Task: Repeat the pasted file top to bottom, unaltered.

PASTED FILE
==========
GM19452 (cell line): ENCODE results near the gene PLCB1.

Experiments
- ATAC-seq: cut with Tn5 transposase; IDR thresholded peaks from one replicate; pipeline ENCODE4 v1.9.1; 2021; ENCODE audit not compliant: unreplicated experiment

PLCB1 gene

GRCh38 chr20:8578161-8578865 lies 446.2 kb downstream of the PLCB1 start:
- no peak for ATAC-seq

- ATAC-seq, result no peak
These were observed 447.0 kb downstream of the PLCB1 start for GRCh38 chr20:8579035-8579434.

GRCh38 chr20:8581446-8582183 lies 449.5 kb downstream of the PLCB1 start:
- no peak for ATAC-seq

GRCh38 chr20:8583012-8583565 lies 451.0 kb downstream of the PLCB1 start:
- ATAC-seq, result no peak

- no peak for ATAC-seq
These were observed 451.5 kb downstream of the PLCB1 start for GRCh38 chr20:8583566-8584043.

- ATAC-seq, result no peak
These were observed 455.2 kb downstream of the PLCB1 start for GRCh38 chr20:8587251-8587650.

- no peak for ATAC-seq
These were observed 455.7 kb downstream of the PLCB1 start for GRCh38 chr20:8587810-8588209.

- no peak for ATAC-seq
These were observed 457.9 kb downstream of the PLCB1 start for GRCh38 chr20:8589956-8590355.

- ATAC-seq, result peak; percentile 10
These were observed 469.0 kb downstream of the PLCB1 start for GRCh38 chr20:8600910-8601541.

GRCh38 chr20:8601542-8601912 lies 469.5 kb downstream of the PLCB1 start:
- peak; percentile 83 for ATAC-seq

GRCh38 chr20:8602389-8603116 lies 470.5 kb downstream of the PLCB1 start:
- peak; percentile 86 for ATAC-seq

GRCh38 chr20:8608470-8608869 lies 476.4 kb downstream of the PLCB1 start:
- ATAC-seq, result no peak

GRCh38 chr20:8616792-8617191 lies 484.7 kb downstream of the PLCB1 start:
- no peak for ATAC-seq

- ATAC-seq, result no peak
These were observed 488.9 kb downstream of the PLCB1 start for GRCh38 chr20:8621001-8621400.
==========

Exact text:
GM19452 (cell line): ENCODE results near the gene PLCB1.

Experiments
- ATAC-seq: cut with Tn5 transposase; IDR thresholded peaks from one replicate; pipeline ENCODE4 v1.9.1; 2021; ENCODE audit not compliant: unreplicated experiment

PLCB1 gene

GRCh38 chr20:8578161-8578865 lies 446.2 kb downstream of the PLCB1 start:
- no peak for ATAC-seq

- ATAC-seq, result no peak
These were observed 447.0 kb downstream of the PLCB1 start for GRCh38 chr20:8579035-8579434.

GRCh38 chr20:8581446-8582183 lies 449.5 kb downstream of the PLCB1 start:
- no peak for ATAC-seq

GRCh38 chr20:8583012-8583565 lies 451.0 kb downstream of the PLCB1 start:
- ATAC-seq, result no peak

- no peak for ATAC-seq
These were observed 451.5 kb downstream of the PLCB1 start for GRCh38 chr20:8583566-8584043.

- ATAC-seq, result no peak
These were observed 455.2 kb downstream of the PLCB1 start for GRCh38 chr20:8587251-8587650.

- no peak for ATAC-seq
These were observed 455.7 kb downstream of the PLCB1 start for GRCh38 chr20:8587810-8588209.

- no peak for ATAC-seq
These were observed 457.9 kb downstream of the PLCB1 start for GRCh38 chr20:8589956-8590355.

- ATAC-seq, result peak; percentile 10
These were observed 469.0 kb downstream of the PLCB1 start for GRCh38 chr20:8600910-8601541.

GRCh38 chr20:8601542-8601912 lies 469.5 kb downstream of the PLCB1 start:
- peak; percentile 83 for ATAC-seq

GRCh38 chr20:8602389-8603116 lies 470.5 kb downstream of the PLCB1 start:
- peak; percentile 86 for ATAC-seq

GRCh38 chr20:8608470-8608869 lies 476.4 kb downstream of the PLCB1 start:
- ATAC-seq, result no peak

GRCh38 chr20:8616792-8617191 lies 484.7 kb downstream of the PLCB1 start:
- no peak for ATAC-seq

- ATAC-seq, result no peak
These were observed 488.9 kb downstream of the PLCB1 start for GRCh38 chr20:8621001-8621400.